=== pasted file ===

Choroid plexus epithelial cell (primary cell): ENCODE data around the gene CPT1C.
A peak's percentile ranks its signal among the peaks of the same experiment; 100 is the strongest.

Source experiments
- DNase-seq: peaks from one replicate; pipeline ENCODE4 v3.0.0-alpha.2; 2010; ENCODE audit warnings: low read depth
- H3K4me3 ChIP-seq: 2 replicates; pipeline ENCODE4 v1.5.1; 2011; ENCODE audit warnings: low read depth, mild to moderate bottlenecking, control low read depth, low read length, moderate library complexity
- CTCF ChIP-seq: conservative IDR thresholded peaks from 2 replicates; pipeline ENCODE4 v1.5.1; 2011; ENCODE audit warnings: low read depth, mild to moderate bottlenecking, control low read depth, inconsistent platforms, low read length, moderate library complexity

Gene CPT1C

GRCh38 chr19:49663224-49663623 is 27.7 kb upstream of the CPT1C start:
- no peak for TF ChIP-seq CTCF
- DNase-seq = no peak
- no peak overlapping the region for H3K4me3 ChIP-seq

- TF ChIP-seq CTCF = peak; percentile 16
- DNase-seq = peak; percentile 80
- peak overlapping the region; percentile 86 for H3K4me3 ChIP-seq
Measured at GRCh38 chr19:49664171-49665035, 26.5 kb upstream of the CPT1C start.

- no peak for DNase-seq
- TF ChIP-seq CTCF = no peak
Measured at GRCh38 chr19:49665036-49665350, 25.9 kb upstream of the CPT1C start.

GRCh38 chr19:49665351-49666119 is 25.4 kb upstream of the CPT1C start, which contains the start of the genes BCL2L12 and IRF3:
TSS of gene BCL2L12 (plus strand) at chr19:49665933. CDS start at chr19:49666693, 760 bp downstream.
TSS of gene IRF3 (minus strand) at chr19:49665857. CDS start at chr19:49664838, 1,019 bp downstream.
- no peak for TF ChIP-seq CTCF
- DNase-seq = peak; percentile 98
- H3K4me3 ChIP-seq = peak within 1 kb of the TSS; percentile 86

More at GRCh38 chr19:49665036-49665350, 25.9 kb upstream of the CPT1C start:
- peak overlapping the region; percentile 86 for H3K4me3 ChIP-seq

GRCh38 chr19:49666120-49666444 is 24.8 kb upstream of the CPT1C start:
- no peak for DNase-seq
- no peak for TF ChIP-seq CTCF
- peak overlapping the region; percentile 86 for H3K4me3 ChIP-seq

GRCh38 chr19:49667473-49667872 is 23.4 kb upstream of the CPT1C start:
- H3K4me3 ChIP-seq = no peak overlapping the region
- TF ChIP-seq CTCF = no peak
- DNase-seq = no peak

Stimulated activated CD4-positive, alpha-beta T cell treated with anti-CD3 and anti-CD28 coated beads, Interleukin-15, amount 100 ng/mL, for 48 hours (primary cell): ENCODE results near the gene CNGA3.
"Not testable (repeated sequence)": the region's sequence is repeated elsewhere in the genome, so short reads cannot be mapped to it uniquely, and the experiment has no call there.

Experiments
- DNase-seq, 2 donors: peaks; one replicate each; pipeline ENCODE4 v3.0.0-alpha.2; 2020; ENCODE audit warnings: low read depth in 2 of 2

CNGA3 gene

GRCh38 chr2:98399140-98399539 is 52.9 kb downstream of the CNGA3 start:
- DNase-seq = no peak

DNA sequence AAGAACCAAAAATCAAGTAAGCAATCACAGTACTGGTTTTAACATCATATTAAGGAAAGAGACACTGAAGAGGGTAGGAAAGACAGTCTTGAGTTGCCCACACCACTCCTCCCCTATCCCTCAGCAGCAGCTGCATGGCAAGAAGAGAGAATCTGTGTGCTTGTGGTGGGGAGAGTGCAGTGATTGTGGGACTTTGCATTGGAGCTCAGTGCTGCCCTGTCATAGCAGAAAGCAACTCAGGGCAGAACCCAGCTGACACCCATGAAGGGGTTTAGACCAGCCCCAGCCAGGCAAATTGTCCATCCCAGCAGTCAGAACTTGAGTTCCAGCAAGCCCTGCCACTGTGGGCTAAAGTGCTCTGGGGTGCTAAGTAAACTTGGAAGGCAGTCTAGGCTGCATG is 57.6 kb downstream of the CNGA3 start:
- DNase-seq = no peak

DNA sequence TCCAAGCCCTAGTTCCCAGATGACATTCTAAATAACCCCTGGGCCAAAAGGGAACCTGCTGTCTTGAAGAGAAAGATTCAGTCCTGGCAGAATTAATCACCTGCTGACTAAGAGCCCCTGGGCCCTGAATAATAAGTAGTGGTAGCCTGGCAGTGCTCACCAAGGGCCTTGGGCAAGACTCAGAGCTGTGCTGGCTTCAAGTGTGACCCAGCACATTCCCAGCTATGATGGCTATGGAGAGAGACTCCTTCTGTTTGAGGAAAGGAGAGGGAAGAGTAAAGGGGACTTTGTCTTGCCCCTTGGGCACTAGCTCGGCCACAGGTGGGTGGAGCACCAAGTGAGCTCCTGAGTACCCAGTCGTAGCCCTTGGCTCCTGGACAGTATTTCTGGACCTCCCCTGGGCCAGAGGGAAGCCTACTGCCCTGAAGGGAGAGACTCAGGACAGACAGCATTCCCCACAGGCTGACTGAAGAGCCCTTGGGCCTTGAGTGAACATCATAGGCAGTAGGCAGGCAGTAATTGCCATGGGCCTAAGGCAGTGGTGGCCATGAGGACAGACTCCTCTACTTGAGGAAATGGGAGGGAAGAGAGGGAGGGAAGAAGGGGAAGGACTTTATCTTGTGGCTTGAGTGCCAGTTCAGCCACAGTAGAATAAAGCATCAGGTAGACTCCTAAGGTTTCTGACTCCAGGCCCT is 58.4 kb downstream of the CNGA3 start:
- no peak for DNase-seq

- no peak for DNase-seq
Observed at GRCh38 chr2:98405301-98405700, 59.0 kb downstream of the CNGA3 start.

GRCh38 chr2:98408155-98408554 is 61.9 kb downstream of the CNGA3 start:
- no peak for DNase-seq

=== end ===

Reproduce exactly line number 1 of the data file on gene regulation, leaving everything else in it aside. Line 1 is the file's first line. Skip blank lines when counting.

Choroid plexus epithelial cell (primary cell): ENCODE data around the gene CPT1C.